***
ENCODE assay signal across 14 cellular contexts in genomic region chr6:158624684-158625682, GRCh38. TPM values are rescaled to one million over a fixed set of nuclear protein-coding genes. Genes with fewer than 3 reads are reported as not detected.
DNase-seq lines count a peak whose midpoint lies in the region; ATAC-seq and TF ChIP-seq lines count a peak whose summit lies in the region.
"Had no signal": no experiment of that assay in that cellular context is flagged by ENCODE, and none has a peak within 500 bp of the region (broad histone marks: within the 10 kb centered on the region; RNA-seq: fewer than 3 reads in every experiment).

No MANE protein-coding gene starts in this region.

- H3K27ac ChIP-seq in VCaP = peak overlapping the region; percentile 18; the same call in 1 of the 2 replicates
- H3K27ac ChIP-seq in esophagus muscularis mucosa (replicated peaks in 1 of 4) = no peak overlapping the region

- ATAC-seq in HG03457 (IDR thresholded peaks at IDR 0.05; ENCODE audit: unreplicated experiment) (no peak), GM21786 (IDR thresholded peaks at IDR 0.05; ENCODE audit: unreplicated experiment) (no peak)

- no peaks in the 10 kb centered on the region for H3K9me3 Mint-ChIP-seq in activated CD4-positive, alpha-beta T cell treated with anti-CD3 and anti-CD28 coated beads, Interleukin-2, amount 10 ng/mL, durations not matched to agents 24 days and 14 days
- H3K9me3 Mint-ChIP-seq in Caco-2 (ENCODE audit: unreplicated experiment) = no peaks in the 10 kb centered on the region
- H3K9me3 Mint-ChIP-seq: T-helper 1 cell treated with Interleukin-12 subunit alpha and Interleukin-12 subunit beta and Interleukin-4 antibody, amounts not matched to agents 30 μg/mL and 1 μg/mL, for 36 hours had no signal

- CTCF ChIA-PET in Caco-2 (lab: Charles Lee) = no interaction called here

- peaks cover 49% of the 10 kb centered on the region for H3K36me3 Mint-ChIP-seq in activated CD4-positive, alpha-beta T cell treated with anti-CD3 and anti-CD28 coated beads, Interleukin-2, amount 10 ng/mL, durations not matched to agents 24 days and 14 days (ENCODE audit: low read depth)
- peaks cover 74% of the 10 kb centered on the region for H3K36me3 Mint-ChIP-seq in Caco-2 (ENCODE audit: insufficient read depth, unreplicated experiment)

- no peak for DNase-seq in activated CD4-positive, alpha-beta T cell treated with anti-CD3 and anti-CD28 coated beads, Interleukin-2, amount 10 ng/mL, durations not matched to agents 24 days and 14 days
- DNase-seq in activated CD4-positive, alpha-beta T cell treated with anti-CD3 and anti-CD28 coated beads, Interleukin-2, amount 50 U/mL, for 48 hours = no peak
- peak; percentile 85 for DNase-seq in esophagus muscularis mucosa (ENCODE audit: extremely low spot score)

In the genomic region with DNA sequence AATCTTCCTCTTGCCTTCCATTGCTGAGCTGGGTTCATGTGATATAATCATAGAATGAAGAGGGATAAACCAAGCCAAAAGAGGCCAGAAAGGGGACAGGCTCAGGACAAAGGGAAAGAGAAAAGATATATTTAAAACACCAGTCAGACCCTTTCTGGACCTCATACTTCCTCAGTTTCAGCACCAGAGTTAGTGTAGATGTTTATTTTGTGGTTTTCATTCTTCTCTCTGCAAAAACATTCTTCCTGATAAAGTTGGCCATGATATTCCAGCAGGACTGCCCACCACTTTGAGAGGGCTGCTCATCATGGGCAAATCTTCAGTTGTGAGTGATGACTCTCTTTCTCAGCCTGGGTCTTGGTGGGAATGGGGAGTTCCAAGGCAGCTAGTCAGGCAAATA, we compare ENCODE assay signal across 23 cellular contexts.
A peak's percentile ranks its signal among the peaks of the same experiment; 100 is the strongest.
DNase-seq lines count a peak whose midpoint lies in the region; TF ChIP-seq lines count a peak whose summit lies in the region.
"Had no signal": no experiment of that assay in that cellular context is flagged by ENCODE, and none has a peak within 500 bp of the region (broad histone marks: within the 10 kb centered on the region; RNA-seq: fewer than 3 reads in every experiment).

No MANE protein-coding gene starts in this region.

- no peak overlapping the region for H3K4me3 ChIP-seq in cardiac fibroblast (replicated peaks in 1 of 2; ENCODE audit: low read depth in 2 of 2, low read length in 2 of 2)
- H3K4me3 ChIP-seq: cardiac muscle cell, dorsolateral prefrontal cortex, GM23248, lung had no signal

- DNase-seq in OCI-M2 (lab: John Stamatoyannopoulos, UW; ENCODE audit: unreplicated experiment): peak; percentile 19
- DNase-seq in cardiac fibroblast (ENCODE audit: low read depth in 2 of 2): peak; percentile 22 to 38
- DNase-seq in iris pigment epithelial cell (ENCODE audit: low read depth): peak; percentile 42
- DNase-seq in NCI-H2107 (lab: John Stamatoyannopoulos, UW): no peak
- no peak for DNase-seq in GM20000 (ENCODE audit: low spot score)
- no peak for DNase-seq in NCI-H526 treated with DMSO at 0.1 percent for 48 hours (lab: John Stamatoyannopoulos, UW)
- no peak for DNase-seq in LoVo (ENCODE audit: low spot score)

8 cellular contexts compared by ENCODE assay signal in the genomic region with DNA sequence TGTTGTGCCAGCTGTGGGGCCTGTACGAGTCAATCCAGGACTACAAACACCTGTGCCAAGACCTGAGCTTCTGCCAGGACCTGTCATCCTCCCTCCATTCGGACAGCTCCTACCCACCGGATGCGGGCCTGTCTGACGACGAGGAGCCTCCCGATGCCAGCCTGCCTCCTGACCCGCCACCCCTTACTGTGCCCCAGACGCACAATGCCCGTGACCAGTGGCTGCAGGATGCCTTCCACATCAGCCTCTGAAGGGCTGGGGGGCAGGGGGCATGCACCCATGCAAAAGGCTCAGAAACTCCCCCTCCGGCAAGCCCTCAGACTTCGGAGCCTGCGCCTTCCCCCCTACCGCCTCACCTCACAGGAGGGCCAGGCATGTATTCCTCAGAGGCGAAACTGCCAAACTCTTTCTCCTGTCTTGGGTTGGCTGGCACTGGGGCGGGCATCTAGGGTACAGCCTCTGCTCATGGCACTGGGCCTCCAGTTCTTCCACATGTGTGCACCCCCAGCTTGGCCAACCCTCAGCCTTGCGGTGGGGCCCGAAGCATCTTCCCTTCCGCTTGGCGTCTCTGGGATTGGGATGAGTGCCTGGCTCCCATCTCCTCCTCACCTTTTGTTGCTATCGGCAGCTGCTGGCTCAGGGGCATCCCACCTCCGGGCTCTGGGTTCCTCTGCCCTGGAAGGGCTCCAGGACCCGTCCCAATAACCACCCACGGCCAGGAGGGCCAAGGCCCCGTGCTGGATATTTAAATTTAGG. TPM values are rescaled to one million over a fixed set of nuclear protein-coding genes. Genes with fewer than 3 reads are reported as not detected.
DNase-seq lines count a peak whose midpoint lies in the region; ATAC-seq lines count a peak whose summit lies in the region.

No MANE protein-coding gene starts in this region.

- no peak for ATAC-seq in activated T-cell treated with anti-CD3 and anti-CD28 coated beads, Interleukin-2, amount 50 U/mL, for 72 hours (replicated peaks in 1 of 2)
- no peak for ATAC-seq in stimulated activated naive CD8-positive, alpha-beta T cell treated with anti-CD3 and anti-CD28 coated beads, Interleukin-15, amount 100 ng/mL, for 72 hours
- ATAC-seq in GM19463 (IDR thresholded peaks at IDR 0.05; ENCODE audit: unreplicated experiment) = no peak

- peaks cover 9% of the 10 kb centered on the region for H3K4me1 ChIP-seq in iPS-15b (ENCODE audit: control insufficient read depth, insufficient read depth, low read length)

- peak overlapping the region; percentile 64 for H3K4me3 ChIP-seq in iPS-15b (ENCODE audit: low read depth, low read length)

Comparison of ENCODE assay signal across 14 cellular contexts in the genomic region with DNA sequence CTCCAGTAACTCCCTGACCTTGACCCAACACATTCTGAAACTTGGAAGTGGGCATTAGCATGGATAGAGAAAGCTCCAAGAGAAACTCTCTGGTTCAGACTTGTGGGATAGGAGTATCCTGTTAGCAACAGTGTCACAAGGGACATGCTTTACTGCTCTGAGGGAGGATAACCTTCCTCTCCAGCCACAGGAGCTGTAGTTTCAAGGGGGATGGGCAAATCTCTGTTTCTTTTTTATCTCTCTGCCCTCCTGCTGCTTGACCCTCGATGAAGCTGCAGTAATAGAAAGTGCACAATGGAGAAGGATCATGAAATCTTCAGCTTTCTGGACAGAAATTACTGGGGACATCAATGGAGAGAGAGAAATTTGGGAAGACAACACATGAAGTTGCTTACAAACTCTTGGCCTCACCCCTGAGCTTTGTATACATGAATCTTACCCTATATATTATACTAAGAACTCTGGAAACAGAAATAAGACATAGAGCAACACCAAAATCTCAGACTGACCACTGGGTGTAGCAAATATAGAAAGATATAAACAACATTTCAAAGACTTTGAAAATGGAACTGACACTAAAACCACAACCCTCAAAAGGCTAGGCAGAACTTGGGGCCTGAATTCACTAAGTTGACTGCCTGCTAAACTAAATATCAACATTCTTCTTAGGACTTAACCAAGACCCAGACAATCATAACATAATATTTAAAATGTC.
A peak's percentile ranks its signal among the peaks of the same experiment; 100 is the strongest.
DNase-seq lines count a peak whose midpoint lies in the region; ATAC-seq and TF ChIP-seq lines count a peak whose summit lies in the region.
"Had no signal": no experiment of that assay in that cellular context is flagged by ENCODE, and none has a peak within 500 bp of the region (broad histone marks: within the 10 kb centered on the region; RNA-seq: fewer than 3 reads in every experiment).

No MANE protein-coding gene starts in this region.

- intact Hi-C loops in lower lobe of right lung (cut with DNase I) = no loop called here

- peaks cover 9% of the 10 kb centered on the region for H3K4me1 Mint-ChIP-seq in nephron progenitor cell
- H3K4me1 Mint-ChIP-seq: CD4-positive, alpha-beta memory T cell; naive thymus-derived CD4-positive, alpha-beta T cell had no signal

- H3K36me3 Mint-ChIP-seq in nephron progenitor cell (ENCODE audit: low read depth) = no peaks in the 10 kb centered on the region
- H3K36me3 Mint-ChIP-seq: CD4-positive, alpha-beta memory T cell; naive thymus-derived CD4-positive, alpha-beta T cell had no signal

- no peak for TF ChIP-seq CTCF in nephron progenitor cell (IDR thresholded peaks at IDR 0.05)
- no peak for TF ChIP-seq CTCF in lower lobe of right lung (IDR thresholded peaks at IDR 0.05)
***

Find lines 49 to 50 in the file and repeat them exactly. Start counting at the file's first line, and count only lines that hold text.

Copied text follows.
- no peak for TF ChIP-seq CTCF in nephron progenitor cell (IDR thresholded peaks at IDR 0.05)
- no peak for TF ChIP-seq CTCF in lower lobe of right lung (IDR thresholded peaks at IDR 0.05)